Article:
Tube Amp Recommendation for a solid state guy

After years of using solid state amps I'm thinking of purchasing a tube amp. My current amp is a Bryston 4B ST, it's a great neutral amp w/ loads of power but I always feel like I want more warmth and mid bass bloom.

I've been researching various tube amps from new "Chinese" imports to older / vintage units and I'm unsure which is the right amp for me. I mostly listen to modern blues, rock and Jazz so I want an amp with guts and power. My biggest concern with tubes is there apparent lack of "kick" so I'm hoping to find the best of both worlds.

My budget is $750 - $1,500 and I'm not afraid of buying second hand. Can anyone make a recommendation?


What speakers are you currently using?
Do you know what the specifications are for them?
(i.e. sensitivity and impedance?)

Your current amp has 250 wpc into 8 ohms. That is a lot of power, and if your speakers need that kind of power, it will be difficult to get a quality tube amp for the budget you have stated.
Just my 2cents....I have an ONYX SP7 INTEGRATED (45watts/channel) and it powers my Thiel 2.4's with plenty of umph...Thiels are 87-88 db. I also use a Mac MC2500 (500wpc) with the Thiels...and Im not let down at all by that little 45wpc amp. So, as far as tube amps go...I would recommend a used VTL amp. Wonderfull bass and the overall sound is quite surprising when you are use to SS.
Let me make a correction...I have a MELODY SP7...interchangeable with ONYX SP3...except for the 38 vs 45 watt difference.
The way I achieve "the best of both worlds is to mate a tube preamp with a SS amp. I also use a tubed CD player. Good listening, Jeff
No amp recommendations can be made before your speaker's sensitivity and impedance curve specifications are known.
Class A transistor amps have many of the characteristics of tubes and solid state but tend to be out of your budget. One of the older Pass Alph (?) Amps might be worth looking at. I would try to borrow a tube preamp as Yoby suggests and see how you like it. There are transistors out there with a more tube like sound than Bryston, but Tvad is right, it depends on what speakers you are using. Have you tried the Bryston on other speakers?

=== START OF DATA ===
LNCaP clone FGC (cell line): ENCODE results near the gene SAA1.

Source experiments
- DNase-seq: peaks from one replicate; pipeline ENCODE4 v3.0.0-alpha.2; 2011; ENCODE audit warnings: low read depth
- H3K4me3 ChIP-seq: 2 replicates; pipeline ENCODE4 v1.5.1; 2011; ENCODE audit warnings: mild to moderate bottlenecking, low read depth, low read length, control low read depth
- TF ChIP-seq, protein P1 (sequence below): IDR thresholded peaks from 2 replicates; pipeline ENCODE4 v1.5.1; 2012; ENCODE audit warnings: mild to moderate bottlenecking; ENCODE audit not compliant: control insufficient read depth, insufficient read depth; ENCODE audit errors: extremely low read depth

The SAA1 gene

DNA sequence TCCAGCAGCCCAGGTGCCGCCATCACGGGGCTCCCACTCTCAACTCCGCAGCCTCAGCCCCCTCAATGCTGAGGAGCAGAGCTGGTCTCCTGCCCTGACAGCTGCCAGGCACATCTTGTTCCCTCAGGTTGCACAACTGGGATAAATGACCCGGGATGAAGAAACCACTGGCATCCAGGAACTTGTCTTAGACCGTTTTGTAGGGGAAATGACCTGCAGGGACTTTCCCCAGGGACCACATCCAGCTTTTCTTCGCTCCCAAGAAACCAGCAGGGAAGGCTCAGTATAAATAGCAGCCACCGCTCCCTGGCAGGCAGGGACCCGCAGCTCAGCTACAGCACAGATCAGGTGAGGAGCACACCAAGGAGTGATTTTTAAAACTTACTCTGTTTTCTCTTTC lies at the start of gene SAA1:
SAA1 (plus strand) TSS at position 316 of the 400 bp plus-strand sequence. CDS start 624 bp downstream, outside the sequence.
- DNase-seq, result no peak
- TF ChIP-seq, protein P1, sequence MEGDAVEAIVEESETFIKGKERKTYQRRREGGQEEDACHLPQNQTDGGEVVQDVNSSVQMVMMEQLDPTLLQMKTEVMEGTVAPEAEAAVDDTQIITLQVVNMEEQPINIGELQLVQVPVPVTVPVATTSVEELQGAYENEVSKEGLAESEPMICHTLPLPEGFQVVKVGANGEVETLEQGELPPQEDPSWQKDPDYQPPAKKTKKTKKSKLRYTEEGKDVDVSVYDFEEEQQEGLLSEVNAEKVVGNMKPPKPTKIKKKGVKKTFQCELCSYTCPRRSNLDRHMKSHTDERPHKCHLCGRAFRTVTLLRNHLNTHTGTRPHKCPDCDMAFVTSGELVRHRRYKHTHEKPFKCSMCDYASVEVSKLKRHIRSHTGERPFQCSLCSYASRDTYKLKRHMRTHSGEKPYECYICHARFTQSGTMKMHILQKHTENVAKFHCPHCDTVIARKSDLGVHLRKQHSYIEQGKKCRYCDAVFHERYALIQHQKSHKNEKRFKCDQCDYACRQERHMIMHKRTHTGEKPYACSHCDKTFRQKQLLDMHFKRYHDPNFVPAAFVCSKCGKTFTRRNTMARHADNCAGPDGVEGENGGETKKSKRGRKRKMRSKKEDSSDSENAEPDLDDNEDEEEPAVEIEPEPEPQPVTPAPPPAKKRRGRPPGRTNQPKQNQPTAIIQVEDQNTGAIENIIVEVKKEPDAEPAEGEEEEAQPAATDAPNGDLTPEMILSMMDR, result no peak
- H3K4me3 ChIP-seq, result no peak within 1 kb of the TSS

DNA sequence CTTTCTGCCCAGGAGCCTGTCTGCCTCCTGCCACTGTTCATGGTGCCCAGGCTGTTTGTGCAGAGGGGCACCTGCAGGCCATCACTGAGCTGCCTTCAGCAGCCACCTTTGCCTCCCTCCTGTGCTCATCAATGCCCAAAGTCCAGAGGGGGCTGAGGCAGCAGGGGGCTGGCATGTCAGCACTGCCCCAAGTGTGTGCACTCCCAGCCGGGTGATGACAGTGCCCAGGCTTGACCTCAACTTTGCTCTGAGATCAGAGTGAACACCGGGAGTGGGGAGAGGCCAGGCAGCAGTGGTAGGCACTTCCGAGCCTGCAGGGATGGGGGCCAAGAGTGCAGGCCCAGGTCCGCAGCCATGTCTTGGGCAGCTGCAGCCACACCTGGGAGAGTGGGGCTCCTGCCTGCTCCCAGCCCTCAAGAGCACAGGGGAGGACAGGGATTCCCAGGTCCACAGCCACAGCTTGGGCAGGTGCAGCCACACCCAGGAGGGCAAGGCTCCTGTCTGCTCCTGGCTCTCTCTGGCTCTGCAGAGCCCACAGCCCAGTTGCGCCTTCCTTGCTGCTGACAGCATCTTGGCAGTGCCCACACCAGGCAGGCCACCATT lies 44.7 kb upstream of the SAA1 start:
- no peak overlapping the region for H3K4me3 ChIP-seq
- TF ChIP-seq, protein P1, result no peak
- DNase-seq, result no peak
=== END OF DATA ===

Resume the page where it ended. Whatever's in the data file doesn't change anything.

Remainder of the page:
I have two sets of speakers that I use interchangeably, Mission Volare V62 (88db) and Definitive Technology BP2000TL (92db).

The more I think about it the more I realize that maybe a tube pre is the way to go instead. The main reason I was considering a tube amp is I love my pre / pro (Arcam AVP700) and the ability to watch (listen) to DVD concerts in 5.1 DTS. I was a 2 channel guy for years but finally converted (to the dark side) after hearing a friends Bryston/Totem surround system.

I guess I'm derailing my own thread but are there any reasonably priced tube preamp / processors out there?

Thanks for the responses.
You may want to take a look at the Chinese preamps offered by Pacific Valve & Electric:

I have no experience with any of them, but I recently purchased a Chinese-made power amp from a dealer on eBay for around $700, a Paxthon VTA-160 (80W/channel using eight EL34's per side). I run it with 90db speakers, listening to mostly classical music. I've been delighted with its sound, and especially struck by the big image it somehow projects, which I wasn't expecting. It's construction quality appears top-notch, also (it isn't particularly big but weighs nearly 60 pounds!).

I'd suspect that you would want significantly more power, though, which would mean significantly more $, and so I agree that a tube pre-amp would probably be a more logical choice for you.
Correction to my previous post: The VTA-160 uses four EL34's per side (eight total), not eight per side. Also, I should have entered the Pacific Valve link as follows:
what exactly does it mean to match impedance with a speaker. In practical terms...what do you do to make sure you have a good match?